ConceiveMotherhood is a blessing and a woman is complete after she is a mother. In order to conceive it is important that you know exactly what your body will be going through and how you will conceive and deliver your baby. In this article we will try to explain the whole procedure of conceiving and producing a baby.

Inside the woman's body
Women have two kiwi-shaped balls known as ovaries attached to either side of your uterus which are full of eggs. Every infant girl is born with more than 500,000 eggs (more than a lifetime's supply) in her ovaries. Most of these eggs begin dying off almost immediately but you are still justify with plenty for your reproductive years. Altogether you'll probably release about 400 eggs, beginning with your first period and ending when menopause arrives, usually between ages 45 and 55. Sometime during the middle of your menstrual cycle (most likely between the 12th and 16th days), an egg reaches maturity in one of the two ovaries, which releases it into the abdomen, where it's quickly sucked up by the tulip-shaped opening of the nearest Fallopian tube; these are two 4-inch canals leading from the ovaries to the uterus. This release, known as ovulation, starts the conception clock ticking. The average egg lives only 24 hours, so it has to be fertilized soon if a baby is to be conceived. If your egg meets up with a healthy sperm on its way to the uterus, the two can join and begin the process of creating a new life. If not, it ends its journey at the uterus, where it disintegrates and is expelled a couple of weeks later during your period.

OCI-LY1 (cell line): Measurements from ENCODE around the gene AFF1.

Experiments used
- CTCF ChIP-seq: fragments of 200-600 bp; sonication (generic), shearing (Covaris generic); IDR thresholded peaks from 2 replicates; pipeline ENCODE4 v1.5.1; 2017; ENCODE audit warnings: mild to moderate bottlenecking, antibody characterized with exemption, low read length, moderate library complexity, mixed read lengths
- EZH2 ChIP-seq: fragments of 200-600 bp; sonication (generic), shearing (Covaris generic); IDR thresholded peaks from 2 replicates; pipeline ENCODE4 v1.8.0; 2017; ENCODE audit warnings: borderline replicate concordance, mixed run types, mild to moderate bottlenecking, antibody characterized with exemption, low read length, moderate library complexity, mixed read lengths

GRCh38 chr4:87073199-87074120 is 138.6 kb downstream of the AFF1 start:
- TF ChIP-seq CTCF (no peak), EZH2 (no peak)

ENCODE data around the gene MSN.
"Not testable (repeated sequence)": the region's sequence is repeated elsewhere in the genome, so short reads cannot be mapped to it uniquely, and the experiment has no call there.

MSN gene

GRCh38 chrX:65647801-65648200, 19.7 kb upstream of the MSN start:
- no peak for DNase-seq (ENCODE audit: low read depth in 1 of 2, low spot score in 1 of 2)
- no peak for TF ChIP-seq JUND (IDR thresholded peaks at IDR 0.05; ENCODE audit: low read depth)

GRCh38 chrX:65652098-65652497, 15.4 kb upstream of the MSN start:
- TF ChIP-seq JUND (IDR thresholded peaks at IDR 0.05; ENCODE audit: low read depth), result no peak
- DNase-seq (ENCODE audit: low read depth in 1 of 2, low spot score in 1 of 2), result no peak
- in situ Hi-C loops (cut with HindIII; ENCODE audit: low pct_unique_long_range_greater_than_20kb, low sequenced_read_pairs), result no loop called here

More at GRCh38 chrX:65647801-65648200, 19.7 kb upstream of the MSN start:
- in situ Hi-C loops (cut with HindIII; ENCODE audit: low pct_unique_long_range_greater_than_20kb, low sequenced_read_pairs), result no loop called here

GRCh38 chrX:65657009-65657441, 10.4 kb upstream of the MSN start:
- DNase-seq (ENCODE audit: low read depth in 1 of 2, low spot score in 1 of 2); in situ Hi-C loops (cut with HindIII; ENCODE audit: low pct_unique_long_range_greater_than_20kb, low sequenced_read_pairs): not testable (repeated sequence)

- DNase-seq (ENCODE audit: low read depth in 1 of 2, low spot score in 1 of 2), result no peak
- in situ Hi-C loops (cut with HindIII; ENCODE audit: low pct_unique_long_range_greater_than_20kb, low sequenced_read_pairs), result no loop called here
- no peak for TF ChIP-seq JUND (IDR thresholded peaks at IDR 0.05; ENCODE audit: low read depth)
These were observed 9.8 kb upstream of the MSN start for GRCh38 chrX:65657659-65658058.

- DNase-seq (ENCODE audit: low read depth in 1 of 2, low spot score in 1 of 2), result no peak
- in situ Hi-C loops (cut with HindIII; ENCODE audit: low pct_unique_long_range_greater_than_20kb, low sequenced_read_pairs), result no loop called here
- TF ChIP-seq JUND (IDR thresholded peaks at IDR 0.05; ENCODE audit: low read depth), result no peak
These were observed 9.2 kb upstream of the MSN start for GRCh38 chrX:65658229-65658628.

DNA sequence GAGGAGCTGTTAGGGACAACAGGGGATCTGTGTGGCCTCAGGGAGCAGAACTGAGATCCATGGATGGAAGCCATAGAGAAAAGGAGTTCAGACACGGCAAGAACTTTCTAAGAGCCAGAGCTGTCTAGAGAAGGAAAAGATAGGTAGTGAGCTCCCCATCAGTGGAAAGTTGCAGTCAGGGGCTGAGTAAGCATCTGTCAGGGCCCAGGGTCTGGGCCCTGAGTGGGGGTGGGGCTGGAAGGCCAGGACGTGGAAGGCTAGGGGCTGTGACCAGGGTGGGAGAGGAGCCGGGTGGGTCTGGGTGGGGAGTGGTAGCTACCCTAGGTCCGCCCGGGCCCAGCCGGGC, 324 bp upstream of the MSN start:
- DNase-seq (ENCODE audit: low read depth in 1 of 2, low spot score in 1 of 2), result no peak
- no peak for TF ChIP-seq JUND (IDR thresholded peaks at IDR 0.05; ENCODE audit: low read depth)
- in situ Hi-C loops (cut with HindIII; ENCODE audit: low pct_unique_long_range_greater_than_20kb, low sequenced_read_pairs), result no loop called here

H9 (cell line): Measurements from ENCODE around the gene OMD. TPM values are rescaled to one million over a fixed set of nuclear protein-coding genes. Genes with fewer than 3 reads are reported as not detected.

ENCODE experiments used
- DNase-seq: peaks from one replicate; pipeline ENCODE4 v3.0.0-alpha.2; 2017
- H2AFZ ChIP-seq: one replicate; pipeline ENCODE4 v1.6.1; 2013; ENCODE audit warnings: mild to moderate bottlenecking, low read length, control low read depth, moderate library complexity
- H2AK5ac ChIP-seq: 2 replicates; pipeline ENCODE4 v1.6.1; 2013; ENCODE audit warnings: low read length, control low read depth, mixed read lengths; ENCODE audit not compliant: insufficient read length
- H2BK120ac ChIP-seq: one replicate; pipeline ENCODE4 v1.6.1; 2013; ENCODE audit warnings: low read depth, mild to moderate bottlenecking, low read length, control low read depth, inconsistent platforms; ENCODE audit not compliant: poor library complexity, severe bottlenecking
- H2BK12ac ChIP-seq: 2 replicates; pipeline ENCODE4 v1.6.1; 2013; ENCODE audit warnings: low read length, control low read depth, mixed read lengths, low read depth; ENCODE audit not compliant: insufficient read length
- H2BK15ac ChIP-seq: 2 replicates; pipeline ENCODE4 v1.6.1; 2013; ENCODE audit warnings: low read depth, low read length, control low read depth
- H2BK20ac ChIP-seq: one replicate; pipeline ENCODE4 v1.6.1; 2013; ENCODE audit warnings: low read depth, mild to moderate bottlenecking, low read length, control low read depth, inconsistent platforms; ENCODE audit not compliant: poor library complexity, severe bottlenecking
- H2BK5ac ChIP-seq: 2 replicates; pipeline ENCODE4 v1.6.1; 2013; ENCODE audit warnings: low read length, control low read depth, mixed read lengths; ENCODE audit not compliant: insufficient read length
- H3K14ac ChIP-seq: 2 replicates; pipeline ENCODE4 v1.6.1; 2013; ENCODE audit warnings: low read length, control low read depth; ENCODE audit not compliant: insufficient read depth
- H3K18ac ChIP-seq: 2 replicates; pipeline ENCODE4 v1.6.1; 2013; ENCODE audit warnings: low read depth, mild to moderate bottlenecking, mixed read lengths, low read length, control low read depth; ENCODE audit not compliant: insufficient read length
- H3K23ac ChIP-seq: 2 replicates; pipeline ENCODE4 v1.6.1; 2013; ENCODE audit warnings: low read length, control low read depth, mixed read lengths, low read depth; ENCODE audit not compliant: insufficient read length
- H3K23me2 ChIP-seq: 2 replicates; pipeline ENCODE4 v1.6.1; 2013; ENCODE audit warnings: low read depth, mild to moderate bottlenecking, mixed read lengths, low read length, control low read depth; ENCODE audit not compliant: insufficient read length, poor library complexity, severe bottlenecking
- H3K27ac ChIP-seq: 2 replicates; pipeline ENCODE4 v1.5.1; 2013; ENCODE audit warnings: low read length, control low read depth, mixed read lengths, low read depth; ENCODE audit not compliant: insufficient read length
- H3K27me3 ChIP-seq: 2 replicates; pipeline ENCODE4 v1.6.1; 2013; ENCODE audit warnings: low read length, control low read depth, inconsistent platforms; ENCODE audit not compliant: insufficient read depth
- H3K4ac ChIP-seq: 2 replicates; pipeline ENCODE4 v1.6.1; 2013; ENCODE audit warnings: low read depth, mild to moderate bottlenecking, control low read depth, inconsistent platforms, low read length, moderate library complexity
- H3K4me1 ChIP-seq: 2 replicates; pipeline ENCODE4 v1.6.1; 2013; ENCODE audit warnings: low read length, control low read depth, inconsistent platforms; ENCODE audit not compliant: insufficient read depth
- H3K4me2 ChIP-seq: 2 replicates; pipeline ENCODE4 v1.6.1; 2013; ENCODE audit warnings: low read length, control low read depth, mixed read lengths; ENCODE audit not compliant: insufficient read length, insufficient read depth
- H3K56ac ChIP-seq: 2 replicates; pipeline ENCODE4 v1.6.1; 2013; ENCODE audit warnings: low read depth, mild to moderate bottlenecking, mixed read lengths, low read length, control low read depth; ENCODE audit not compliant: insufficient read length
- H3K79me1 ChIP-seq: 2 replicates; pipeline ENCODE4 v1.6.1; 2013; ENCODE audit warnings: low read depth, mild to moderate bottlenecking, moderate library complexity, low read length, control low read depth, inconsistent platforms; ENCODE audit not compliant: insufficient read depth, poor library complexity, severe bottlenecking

Inside the man's body
While women are busy maturing a single egg at the leisurely pace of about one a month, men are almost constantly at work producing millions of microscopic sperm, whose sole purpose in life is to swim for their lives and penetrate an egg. While women come complete with all the eggs they'll ever need, men aren't born with ready-made sperm. They have to make them on a regular basis - from start to finish it takes about 64 to 72 days to create a new sperm cell. With every ejaculation a man releases around 200 to 350 million sperms and an average sperm lives only a few weeks in a man's body. Sperm production starts in the testicles, the two glands housed in the scrotal sac beneath the penis. The testicles hang outside the body because they're quite sensitive to temperature. To produce healthy sperm they have to stay at 94 degrees Fahrenheit - about four degrees cooler than normal body temperature. Once the sperm is created, it's stored in a portion of the testicle known as the epididymis until it's scooped up and mixed with semen just prior to ejaculation.

Despite the millions of sperm that are produced and released in each ejaculate, only one can fertilize an egg (this is the case even for twins). The gender of the resulting embryo depends on which type of sperm burrows into the egg first - sperm with a Y chromosome will make a boy baby, and sperm with an X chromosome will make a girl.

What happens while you're having sex